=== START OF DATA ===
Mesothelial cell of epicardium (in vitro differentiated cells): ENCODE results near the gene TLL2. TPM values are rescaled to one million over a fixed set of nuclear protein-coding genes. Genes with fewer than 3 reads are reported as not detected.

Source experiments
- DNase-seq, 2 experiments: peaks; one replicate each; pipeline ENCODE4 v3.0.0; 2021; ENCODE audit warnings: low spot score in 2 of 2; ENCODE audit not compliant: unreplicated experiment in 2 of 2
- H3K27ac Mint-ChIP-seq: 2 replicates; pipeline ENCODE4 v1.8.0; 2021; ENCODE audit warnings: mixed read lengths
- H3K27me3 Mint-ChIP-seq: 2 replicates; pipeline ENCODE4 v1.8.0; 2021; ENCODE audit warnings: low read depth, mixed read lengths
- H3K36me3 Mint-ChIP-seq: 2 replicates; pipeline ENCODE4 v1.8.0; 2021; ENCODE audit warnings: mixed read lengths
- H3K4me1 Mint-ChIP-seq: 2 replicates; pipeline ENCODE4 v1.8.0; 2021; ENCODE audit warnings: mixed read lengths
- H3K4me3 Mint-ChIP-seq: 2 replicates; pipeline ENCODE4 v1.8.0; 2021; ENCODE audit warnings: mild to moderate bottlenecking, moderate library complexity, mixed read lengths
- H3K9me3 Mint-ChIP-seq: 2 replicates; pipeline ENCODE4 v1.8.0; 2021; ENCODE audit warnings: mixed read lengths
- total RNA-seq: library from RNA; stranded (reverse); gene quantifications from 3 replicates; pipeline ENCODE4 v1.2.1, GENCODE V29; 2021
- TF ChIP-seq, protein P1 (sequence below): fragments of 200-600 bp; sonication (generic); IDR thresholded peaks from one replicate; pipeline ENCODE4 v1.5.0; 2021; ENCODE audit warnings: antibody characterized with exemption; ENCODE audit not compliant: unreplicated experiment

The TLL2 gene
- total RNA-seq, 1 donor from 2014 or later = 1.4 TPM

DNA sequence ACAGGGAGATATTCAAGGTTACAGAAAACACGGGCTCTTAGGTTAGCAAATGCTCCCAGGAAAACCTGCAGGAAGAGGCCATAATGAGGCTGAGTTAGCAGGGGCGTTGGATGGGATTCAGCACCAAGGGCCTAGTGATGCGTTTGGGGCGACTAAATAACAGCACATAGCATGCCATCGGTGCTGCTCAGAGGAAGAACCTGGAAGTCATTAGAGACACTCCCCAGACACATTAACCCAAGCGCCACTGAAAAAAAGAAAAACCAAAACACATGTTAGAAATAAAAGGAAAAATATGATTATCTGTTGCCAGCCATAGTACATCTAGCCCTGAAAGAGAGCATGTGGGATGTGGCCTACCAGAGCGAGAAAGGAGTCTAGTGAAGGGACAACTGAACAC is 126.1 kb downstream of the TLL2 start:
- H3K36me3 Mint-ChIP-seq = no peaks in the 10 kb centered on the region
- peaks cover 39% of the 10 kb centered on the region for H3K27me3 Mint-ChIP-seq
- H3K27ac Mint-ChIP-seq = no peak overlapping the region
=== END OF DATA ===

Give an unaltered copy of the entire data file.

Mesothelial cell of epicardium (in vitro differentiated cells): ENCODE results near the gene TLL2. TPM values are rescaled to one million over a fixed set of nuclear protein-coding genes. Genes with fewer than 3 reads are reported as not detected.

Source experiments
- DNase-seq, 2 experiments: peaks; one replicate each; pipeline ENCODE4 v3.0.0; 2021; ENCODE audit warnings: low spot score in 2 of 2; ENCODE audit not compliant: unreplicated experiment in 2 of 2
- H3K27ac Mint-ChIP-seq: 2 replicates; pipeline ENCODE4 v1.8.0; 2021; ENCODE audit warnings: mixed read lengths
- H3K27me3 Mint-ChIP-seq: 2 replicates; pipeline ENCODE4 v1.8.0; 2021; ENCODE audit warnings: low read depth, mixed read lengths
- H3K36me3 Mint-ChIP-seq: 2 replicates; pipeline ENCODE4 v1.8.0; 2021; ENCODE audit warnings: mixed read lengths
- H3K4me1 Mint-ChIP-seq: 2 replicates; pipeline ENCODE4 v1.8.0; 2021; ENCODE audit warnings: mixed read lengths
- H3K4me3 Mint-ChIP-seq: 2 replicates; pipeline ENCODE4 v1.8.0; 2021; ENCODE audit warnings: mild to moderate bottlenecking, moderate library complexity, mixed read lengths
- H3K9me3 Mint-ChIP-seq: 2 replicates; pipeline ENCODE4 v1.8.0; 2021; ENCODE audit warnings: mixed read lengths
- total RNA-seq: library from RNA; stranded (reverse); gene quantifications from 3 replicates; pipeline ENCODE4 v1.2.1, GENCODE V29; 2021
- TF ChIP-seq, protein P1 (sequence below): fragments of 200-600 bp; sonication (generic); IDR thresholded peaks from one replicate; pipeline ENCODE4 v1.5.0; 2021; ENCODE audit warnings: antibody characterized with exemption; ENCODE audit not compliant: unreplicated experiment

The TLL2 gene
- total RNA-seq, 1 donor from 2014 or later = 1.4 TPM

DNA sequence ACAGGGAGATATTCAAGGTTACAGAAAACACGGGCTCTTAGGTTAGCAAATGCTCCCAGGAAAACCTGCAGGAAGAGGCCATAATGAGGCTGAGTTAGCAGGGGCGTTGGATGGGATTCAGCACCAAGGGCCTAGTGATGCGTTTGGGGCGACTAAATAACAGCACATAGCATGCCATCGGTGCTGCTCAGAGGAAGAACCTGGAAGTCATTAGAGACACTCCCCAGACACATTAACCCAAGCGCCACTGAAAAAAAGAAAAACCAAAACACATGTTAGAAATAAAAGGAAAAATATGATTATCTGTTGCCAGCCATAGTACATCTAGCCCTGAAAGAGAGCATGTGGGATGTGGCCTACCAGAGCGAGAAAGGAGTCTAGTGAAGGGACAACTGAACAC is 126.1 kb downstream of the TLL2 start:
- H3K36me3 Mint-ChIP-seq = no peaks in the 10 kb centered on the region
- peaks cover 39% of the 10 kb centered on the region for H3K27me3 Mint-ChIP-seq
- H3K27ac Mint-ChIP-seq = no peak overlapping the region